Generalisation denotes ‘a-kind-of’ or ‘is-a’ relationship. E.g. car is a vehicle, boat is a vehicle Aggregation denotes a ‘part-of’ or ‘part-whole’ relationship in which subclasses representing components are associated with a superclass representing a whole. E.g. an engine is part of a car Association describes some semantic relationship between different classes unrelated otherwise. Usually appear as verbs and are bi-directional. E.g. Mr. Black owns a house, Mr. Black owns a car, John kicked a ball Bi-directional : does not imply that the verb is the same in both directions. The house does not own Mr. Black it is owned by or belongs to. Can use the inverse of the relationship.

22 More about inheritance
Inheritance is the process by which all characteristics of a class-frame are assumed by an instance frame. Instance-frame inherits from its parent-frame. Can have multiple inheritance All parents must have unique attribute names Means code reuse Reduces number of independent and specific features of an expert system Have already said that a common use is to impose default values on all instance-frames. Can view as a tree-like structure that is turned over. Highest level of abstraction is at the top I.e. root. Branches illustrate lower levels of abstraction, leaves at the bottom are instance frames. Each frame inherits characteristics from those higher in the hierarchy. Multiple inheritance : job of the knowledge engineer is to group similar classes together and reuse common code.

23 Disadvantages Cannot distinguish between essential properties and accidental properties May become impossible to construct composite concepts when using multiple inheritance Leave the knowledge engineer with difficult decisions to make about the hierarchical structure of the systems and its inheritance paths All seems very simple – what is the catch Simplicity has been lost at implementation stage Essential property – property frame must have to be considered member of its class Accidental property – properties instances just happen to have Instances inherit all typical properties and because it is possible to overwrite them anywhere in the frame hierarchy it may become impossible to construct composite concepts when using multiple inheritance Appeals to so-called typical properties do not always work so we get unexpected results Frame-based expert systems cannot offer safeguards against creating coherent structures but do provide data and control structures that are more suited for simulation of human reasoning than conventional programming languages – also combine two approaches to knowledge representation, rules and frames

24 Methods and Demons A method is a procedure associated with a frame attribute that is executed whenever requested Method can determine an attributes specific value or execute a series of actions when the value changes A demon generally has an IF-THEN structure Executed when attribute in IF statement changes Two types of method WHEN CHANGED Executed immediately when an attribute value changes WHEN NEEDED Used to obtain attribute value only when needed Expert systems are not only required to store information but also to validate and manipulate it. To add actions to frames need methods and demons Method – equivalent to series of commands in a macro When needed - Executed when information associated with attribute value is needed for soling the problem but attribute value is undetermined Demon – executed when attribute in IF changes. Often used as synonym for method but demon is limited to IF then structure. Methods used for more complex procedures.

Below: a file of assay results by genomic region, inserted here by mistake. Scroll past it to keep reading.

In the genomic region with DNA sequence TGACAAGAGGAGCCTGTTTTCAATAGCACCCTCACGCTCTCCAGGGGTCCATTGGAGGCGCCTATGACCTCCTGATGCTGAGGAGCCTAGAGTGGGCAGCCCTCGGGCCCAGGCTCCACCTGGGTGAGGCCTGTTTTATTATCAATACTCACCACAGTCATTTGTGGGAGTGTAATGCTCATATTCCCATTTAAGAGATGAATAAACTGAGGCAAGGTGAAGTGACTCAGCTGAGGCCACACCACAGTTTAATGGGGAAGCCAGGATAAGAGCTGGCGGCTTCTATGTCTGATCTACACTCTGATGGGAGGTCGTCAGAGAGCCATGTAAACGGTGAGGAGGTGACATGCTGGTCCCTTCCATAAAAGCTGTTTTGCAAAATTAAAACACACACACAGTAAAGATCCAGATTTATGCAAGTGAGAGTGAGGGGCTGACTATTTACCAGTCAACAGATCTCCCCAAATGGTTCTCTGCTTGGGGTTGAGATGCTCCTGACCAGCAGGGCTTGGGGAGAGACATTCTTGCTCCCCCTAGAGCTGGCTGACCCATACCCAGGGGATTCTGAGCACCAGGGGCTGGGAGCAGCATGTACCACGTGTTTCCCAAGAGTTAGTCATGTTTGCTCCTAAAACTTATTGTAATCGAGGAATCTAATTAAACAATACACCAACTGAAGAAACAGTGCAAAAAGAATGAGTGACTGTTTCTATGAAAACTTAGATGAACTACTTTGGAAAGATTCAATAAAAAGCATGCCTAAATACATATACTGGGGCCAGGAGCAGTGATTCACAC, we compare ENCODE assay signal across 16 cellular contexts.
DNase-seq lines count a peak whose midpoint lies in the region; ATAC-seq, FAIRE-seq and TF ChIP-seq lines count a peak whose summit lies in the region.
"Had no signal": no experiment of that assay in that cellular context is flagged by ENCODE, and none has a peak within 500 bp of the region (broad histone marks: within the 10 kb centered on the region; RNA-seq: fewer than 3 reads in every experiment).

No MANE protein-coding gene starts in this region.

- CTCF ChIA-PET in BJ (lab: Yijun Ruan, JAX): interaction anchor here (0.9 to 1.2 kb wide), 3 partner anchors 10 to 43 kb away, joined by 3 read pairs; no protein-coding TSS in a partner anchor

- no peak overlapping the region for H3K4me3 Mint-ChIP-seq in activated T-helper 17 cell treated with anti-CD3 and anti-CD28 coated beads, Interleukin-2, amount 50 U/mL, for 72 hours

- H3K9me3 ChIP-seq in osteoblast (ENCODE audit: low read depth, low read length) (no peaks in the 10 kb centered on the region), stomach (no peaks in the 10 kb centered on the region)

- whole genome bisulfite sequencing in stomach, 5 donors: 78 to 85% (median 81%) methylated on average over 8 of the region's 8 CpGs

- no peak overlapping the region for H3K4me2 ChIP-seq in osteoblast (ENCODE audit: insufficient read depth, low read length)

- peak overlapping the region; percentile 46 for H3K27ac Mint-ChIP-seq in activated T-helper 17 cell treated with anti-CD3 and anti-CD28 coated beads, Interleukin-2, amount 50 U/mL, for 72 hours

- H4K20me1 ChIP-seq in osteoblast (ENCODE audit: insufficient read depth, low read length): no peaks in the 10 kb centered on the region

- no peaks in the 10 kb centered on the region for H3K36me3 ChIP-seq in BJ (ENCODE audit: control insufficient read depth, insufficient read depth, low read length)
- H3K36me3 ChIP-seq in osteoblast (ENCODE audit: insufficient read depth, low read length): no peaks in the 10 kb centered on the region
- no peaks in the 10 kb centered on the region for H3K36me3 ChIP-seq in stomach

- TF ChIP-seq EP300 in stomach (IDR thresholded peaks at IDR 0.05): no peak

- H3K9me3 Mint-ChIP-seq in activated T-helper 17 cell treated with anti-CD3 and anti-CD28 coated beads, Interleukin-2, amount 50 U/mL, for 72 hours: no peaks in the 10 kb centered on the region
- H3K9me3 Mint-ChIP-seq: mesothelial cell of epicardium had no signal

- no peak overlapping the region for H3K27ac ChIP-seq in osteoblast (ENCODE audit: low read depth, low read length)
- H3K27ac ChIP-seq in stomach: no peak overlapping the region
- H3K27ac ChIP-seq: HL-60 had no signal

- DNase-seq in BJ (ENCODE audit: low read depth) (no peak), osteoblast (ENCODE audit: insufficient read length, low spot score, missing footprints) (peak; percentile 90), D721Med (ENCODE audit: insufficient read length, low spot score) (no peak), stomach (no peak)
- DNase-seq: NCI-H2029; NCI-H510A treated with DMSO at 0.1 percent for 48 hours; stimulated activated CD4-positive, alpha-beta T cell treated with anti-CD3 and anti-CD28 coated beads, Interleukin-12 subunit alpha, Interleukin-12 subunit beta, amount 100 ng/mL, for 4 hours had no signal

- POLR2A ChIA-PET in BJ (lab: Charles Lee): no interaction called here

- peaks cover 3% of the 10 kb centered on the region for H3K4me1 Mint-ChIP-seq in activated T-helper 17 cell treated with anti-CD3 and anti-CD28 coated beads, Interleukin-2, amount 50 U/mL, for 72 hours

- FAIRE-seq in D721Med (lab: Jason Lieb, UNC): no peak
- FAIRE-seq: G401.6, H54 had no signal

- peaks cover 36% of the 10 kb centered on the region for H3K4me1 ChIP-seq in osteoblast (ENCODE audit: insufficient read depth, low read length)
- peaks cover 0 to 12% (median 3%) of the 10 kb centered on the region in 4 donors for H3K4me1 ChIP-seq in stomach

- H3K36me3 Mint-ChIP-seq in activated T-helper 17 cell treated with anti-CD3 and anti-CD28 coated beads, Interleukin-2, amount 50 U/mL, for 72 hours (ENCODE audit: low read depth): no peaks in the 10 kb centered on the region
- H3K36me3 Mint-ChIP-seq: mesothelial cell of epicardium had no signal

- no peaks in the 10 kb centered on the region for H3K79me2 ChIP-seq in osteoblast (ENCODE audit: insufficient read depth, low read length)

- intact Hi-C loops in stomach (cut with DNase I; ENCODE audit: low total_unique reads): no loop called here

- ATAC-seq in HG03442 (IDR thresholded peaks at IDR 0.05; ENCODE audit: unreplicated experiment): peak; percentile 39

25 Interaction of Rules and Frames – Inference Engine
Rule-Based Expert System Inference engine links rules in knowledge base with data in database When goal is set up, inference engine searches knowledge base to find rule with that goal in its consequent If it finds such a rule and if part matches data in database, rule is fired and goal obtains its value. If no such rule found , the queries user for value Most frame based expert systems allow use of a set of rules to evaluate information contained in frames

26 Inference Engine Frame-Based System
Inference engine also searches for goal Rules play auxiliary role. Frames represent major source of knowledge. Methods and demons used to add actions to frames. Goal can be established either in method or demon.

27 Inference engine Frame-based system
Based on goal, inference engine finds rules whose consequents find goal of interest Examines these rules one at a time in order they appear in the rule base Examines the validity of each antecedent in the first rule This may require the If all antecedents are valid, concludes the goal If any of the antecedents are invalid, concludes goal is invalid and will proceed to next rule

28 Inference engine Has to obtain value from WHEN NEEDED method only when it has not been determined from rule base Search order for attribute value has to be determined first Attach a SEARCH ORDER facet to an attribute to indicate where and in what order to obtain attribute value E.g. set the order so that it first searches the rule base and only when this fails executes when needed

29 Rule-Based Expert Systems
Set of rules represents the domain knowledge useful for problem solving. Each rule captures some heuristic of the problem. Each rule adds some new knowledge and thus makes the system smarter. Rule base can be easily modified by changing, adding and subtracting rules. Principal difference is how the knowledge is viewed and represented in the system.

30 Frame-based Expert Systems
Overall hierarchical structure of knowledge is decided first. Classes and attributes are identified. Hierarchical relationship between frames are established. Architecture allows us to add actions to the frames through methods and demons. Problem is viewed in a different manner

31 Building Frame-based Expert System
Specify the problem and define the scope of the system Determine the classes and their attributes Define instances. Design displays. Define WHEN CHANGED and WHEN NEEDED methods, and demons. Define rules. Evaluate and expand the system. Basic steps are the same as when developing rule-based expert systems Knowledge engineer has to obtain general understanding of problem and overall knowledge structure They then decide on the tool to use to develop the prototype system They then create the knowledge base and test it by running a number of consultations Expert system is then expanded, tested and revised until it does what the user wants